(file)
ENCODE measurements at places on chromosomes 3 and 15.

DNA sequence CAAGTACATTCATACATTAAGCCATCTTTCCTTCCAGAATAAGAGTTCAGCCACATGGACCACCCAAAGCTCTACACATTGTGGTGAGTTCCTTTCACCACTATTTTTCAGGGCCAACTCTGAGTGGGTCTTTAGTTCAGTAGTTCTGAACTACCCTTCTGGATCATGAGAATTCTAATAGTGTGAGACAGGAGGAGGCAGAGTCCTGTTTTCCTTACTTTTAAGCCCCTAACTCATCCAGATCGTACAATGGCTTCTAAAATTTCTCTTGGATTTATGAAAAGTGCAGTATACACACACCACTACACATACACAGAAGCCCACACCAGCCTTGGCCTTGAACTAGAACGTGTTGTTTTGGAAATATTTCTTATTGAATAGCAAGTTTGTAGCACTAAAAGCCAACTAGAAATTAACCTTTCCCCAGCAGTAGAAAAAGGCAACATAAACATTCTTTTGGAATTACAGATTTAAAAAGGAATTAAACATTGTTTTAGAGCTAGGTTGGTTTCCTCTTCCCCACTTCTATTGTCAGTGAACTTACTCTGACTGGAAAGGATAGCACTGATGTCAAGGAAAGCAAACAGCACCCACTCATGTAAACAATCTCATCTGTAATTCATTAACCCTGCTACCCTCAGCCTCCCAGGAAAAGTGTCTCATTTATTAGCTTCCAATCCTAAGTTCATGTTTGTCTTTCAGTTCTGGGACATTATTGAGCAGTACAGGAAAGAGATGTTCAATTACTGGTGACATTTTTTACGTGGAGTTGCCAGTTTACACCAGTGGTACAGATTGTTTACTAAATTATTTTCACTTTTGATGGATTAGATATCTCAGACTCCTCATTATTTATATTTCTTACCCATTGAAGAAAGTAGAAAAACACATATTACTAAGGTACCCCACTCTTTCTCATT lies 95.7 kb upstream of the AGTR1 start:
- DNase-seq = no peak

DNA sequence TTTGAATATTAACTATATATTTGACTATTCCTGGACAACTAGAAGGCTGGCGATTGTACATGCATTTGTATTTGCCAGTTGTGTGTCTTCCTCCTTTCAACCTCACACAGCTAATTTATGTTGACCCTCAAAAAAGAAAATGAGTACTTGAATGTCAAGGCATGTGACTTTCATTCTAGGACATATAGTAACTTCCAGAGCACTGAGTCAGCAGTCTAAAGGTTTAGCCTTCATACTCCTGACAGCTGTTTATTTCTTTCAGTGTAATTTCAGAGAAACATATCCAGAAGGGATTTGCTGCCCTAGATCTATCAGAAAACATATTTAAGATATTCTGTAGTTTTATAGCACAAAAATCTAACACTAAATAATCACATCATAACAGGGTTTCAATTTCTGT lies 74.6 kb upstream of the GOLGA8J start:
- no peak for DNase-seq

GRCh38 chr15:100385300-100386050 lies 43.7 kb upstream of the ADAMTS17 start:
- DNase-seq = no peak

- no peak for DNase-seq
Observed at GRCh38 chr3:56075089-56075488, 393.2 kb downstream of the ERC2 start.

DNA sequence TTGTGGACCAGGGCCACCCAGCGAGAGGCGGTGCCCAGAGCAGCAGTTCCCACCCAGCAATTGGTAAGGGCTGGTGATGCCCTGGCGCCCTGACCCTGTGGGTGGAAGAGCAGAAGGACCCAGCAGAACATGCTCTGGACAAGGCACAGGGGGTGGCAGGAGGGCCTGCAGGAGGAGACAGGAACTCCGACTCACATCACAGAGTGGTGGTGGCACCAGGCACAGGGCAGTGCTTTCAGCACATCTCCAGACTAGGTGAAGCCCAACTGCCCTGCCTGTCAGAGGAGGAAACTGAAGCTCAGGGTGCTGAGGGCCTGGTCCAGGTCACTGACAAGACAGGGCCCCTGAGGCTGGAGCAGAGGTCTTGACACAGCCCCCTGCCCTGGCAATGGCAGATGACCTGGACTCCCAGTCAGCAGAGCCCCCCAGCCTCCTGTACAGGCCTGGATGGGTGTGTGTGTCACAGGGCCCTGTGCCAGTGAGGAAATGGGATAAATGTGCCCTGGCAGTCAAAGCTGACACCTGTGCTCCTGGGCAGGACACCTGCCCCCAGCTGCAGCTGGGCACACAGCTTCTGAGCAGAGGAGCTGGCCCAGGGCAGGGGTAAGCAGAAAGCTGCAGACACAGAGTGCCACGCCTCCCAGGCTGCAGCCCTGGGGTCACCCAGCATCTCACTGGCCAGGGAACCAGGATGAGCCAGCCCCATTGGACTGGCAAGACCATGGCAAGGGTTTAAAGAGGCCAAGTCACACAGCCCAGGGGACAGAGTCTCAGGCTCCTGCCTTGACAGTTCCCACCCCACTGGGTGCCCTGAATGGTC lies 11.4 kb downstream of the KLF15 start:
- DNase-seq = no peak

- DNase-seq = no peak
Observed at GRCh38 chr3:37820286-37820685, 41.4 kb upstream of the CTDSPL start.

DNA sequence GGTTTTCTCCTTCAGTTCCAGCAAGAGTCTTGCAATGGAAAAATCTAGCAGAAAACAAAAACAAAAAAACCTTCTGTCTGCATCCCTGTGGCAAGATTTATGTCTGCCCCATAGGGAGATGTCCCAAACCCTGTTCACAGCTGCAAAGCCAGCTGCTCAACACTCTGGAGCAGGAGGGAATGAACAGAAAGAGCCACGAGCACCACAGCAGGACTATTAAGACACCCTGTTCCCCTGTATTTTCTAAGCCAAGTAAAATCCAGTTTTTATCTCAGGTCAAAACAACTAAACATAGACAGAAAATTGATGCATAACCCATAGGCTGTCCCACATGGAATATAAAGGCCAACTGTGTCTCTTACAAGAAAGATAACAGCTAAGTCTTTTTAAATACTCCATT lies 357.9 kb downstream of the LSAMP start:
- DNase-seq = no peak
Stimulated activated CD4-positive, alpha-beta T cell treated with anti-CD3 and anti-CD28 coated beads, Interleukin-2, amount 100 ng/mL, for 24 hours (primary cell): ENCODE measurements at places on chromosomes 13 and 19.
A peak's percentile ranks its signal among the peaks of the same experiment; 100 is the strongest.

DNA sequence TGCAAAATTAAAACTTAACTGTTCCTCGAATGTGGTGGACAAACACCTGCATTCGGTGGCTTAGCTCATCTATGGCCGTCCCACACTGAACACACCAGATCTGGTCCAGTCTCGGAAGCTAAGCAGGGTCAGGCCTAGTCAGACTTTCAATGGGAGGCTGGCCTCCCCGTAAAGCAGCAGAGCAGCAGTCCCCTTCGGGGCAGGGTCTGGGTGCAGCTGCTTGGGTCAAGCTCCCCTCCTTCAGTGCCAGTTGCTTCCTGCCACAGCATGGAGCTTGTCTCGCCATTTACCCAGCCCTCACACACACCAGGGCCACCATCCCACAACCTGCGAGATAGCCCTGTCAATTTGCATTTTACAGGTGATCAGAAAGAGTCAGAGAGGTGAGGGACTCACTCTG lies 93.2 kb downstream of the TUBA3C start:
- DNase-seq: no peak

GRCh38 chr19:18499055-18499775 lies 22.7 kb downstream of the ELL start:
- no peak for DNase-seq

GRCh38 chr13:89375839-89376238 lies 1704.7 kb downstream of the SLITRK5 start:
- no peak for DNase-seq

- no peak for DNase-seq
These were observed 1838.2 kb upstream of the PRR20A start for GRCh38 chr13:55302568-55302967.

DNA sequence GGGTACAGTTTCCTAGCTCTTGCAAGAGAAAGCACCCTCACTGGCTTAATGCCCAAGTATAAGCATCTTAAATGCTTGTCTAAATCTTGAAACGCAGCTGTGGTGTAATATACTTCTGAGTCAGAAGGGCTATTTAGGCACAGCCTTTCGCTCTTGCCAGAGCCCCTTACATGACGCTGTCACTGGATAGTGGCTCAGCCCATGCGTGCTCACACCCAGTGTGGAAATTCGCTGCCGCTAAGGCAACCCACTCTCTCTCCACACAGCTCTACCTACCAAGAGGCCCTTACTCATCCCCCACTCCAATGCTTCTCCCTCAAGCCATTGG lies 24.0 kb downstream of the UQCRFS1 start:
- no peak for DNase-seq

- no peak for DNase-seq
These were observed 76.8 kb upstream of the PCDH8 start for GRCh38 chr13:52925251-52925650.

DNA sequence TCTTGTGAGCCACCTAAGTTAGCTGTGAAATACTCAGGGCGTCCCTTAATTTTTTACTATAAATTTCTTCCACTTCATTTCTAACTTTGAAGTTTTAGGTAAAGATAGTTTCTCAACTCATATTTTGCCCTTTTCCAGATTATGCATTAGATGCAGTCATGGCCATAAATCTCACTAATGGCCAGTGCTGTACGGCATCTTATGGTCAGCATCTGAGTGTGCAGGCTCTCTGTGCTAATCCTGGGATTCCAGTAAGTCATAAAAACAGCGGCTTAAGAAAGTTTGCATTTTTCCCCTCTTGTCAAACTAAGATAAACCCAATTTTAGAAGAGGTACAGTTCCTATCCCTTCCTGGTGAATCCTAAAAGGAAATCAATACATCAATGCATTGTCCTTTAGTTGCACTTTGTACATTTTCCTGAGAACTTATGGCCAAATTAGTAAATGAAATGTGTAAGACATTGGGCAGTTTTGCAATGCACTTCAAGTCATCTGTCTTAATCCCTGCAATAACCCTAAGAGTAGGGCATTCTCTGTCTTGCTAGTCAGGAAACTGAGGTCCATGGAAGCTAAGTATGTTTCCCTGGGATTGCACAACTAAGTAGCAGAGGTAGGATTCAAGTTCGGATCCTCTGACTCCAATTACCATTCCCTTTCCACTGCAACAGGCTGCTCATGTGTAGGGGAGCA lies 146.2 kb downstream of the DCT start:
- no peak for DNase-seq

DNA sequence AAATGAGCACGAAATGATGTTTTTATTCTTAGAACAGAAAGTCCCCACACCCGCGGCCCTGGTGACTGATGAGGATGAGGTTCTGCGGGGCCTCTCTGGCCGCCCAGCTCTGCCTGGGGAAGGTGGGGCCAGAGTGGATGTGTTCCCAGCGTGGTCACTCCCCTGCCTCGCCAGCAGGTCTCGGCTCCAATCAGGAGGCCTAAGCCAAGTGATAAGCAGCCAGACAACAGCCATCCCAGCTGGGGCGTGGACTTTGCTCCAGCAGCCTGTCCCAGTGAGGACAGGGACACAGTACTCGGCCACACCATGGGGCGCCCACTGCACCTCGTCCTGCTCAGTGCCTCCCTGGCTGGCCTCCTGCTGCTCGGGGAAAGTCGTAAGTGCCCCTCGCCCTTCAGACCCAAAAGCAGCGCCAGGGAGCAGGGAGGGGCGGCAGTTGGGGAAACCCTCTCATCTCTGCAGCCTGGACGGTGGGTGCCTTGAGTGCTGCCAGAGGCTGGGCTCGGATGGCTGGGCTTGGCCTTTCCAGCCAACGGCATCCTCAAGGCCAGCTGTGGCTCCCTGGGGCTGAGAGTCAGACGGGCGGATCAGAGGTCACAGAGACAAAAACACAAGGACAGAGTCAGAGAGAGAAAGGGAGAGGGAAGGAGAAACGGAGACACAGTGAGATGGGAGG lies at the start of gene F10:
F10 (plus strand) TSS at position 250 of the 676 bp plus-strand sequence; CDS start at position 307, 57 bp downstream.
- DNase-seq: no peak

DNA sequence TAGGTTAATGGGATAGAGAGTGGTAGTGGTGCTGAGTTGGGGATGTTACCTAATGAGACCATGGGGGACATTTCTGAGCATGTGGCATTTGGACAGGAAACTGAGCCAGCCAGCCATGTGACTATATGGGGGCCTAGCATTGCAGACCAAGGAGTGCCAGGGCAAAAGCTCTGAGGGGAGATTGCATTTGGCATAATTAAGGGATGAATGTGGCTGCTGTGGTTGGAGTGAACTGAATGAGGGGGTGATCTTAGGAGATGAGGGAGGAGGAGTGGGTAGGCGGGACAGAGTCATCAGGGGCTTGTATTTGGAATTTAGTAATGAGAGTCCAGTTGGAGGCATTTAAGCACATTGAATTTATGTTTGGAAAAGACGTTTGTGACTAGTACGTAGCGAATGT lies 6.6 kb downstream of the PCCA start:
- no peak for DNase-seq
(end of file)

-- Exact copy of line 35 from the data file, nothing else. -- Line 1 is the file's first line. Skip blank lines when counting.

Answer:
DNA sequence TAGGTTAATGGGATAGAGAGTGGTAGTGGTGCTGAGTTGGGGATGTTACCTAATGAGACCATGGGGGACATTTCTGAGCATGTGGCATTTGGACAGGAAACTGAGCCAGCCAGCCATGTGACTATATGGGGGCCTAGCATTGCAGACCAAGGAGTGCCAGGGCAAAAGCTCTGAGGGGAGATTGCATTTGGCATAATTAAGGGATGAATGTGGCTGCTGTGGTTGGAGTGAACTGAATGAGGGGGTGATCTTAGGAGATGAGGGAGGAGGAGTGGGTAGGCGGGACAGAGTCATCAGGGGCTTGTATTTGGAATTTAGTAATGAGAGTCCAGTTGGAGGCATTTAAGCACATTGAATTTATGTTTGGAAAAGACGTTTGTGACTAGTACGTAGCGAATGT lies 6.6 kb downstream of the PCCA start: